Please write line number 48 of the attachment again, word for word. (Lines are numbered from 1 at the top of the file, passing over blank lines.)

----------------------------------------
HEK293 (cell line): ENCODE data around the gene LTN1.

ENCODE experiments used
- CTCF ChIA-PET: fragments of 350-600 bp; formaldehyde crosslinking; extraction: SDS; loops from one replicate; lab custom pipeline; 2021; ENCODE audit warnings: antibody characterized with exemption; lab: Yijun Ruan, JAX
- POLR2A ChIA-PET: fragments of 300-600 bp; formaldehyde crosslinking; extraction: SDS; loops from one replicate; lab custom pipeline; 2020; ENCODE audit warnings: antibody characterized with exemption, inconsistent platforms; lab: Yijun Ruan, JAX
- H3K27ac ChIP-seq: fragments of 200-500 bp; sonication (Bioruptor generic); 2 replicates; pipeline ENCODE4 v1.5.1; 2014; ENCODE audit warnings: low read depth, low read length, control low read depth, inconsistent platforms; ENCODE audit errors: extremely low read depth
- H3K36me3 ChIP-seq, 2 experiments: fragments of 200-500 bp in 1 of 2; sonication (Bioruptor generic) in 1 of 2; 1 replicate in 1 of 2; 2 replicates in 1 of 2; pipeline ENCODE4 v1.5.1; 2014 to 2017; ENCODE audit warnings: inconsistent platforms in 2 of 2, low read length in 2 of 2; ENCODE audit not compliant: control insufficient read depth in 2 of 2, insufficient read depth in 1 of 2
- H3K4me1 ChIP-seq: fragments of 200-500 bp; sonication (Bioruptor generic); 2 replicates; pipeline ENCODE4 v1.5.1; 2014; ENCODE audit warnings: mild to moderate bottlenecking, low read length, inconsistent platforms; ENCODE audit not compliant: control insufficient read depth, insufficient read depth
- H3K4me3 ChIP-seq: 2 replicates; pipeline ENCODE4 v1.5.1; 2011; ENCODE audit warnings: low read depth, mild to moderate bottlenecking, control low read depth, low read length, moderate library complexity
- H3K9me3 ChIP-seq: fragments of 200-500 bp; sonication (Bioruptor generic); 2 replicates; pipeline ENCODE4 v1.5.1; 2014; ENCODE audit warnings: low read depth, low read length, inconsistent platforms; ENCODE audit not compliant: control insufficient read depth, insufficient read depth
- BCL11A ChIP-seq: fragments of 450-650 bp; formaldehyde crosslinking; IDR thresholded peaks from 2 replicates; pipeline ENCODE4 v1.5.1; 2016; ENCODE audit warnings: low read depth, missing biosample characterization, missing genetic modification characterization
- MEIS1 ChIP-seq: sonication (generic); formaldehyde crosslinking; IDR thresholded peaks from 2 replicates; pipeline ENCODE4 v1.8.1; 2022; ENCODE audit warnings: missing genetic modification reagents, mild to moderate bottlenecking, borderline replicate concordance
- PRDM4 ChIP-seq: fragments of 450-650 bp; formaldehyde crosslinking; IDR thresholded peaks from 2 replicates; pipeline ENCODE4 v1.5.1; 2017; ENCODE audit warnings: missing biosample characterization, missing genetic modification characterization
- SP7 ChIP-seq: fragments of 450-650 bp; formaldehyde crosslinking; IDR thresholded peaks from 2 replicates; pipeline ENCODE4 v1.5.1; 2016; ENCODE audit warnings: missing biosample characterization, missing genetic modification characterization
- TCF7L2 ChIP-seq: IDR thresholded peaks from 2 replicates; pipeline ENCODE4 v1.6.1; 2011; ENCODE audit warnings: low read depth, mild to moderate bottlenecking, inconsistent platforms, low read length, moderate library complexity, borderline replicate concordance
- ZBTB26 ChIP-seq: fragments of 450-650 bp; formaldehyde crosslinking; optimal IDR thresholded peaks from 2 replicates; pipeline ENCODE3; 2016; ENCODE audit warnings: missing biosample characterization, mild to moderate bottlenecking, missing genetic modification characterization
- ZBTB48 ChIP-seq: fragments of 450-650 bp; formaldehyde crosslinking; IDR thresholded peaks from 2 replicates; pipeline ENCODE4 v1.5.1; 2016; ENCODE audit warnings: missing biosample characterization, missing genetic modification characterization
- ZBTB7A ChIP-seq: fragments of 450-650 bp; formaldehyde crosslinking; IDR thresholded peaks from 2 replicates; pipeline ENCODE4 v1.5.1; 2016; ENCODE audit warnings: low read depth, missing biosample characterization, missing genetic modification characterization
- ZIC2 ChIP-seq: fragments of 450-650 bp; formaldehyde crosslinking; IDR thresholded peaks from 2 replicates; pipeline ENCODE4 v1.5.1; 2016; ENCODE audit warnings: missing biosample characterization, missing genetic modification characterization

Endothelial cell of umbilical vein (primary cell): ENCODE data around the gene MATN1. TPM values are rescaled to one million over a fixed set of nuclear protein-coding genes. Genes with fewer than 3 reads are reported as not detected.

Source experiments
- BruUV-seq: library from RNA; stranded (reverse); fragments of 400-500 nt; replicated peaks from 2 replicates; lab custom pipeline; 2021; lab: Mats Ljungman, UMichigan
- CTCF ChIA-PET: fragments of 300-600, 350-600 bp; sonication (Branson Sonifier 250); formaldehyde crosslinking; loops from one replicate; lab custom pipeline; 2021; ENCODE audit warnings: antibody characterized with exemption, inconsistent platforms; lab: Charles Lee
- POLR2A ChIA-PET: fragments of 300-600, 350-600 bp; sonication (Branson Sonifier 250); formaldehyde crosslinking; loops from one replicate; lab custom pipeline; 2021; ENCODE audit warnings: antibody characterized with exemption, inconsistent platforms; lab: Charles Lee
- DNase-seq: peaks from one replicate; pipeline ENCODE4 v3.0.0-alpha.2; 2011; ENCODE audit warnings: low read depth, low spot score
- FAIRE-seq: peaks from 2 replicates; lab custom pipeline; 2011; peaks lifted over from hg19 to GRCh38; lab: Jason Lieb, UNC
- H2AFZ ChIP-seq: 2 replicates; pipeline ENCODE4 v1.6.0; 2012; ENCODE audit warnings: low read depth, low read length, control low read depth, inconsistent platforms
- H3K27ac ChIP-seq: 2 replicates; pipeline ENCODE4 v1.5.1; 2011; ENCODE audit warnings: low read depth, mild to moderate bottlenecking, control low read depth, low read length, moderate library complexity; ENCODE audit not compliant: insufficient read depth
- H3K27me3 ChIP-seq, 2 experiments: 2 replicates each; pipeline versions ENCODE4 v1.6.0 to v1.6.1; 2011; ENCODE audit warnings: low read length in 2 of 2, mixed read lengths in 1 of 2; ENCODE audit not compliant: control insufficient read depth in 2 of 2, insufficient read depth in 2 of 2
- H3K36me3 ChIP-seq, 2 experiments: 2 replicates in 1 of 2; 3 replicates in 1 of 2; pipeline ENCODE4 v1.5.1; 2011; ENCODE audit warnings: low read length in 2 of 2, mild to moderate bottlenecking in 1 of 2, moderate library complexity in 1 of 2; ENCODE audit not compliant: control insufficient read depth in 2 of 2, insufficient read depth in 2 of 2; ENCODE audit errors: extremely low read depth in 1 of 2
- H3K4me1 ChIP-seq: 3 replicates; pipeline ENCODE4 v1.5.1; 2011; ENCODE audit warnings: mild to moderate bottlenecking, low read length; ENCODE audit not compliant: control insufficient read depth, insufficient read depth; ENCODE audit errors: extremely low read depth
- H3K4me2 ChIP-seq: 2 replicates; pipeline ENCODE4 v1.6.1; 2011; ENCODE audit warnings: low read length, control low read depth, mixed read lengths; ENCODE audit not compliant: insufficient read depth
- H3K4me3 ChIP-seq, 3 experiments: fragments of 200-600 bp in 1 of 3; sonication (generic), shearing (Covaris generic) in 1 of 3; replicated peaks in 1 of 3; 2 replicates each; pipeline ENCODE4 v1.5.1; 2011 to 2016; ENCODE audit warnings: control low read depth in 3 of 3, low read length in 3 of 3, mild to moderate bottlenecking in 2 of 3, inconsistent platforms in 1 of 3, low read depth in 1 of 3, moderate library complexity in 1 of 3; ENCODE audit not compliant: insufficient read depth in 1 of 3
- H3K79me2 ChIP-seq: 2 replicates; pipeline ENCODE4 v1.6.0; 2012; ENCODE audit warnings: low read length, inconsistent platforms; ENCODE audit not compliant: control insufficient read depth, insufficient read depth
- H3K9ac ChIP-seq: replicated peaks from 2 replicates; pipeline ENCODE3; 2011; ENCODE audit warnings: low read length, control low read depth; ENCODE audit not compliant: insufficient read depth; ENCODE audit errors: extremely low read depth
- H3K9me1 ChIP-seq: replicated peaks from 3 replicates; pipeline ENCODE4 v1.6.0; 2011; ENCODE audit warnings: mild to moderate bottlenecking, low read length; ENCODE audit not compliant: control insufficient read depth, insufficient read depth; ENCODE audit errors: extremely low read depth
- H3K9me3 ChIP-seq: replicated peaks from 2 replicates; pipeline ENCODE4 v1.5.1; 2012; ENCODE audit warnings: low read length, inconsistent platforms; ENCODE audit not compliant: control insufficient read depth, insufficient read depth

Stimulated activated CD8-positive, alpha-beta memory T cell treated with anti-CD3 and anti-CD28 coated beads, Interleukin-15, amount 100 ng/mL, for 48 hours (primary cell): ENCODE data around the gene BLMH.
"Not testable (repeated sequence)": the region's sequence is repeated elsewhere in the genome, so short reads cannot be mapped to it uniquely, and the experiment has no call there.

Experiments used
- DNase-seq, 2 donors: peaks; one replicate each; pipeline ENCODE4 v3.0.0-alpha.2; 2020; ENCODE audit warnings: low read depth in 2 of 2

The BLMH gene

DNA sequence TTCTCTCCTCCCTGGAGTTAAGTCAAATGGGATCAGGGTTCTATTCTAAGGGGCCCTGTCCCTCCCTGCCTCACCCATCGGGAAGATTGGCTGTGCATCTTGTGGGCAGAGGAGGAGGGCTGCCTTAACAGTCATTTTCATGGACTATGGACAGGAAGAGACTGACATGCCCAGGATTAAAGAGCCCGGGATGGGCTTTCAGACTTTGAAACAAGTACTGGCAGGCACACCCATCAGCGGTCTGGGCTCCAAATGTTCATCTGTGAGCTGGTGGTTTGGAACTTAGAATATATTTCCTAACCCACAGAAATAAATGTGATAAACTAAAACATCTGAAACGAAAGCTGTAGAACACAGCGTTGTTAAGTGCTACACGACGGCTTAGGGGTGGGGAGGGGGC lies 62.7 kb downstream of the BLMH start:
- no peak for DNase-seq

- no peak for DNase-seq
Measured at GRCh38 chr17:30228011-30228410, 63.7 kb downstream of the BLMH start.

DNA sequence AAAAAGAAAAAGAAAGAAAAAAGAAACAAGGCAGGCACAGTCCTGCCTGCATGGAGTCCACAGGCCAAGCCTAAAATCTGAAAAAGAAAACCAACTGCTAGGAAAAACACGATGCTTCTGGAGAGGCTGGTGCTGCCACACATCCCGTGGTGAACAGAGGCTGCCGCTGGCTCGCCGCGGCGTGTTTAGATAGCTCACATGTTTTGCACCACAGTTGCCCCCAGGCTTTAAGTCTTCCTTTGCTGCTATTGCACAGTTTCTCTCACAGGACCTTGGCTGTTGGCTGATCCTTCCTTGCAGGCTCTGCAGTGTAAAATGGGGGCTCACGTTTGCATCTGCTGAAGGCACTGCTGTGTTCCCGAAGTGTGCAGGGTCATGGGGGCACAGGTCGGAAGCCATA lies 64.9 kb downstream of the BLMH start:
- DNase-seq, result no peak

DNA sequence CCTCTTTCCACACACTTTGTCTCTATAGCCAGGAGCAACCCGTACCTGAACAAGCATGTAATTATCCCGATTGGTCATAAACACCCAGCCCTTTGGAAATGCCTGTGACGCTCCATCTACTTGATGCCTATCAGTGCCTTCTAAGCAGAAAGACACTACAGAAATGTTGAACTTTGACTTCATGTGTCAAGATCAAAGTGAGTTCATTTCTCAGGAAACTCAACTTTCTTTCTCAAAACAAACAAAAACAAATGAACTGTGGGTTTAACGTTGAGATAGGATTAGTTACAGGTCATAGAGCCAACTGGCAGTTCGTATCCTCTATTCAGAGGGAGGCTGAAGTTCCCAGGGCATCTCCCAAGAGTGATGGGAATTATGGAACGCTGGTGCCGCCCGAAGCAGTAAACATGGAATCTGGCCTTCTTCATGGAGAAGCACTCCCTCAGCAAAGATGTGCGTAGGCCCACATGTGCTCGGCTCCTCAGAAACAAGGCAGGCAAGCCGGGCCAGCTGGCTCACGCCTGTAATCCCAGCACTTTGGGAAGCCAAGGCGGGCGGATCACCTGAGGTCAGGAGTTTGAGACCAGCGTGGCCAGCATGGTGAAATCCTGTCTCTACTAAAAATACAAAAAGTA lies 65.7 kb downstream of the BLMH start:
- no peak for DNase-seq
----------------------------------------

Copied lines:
DNA sequence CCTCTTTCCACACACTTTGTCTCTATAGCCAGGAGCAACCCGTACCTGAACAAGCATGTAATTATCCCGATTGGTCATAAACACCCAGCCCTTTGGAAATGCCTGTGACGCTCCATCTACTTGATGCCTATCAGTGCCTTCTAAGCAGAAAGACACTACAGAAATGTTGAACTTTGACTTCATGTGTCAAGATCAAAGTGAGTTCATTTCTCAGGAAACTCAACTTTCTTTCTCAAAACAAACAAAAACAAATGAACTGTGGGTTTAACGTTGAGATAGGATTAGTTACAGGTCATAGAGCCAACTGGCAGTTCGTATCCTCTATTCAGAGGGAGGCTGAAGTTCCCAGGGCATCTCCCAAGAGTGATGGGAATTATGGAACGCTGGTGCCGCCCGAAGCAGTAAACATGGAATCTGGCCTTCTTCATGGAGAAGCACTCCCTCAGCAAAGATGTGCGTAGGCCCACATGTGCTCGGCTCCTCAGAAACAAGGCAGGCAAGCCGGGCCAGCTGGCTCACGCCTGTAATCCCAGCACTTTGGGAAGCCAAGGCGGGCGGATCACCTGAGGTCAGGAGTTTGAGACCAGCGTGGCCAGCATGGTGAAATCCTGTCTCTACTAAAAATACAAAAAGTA lies 65.7 kb downstream of the BLMH start: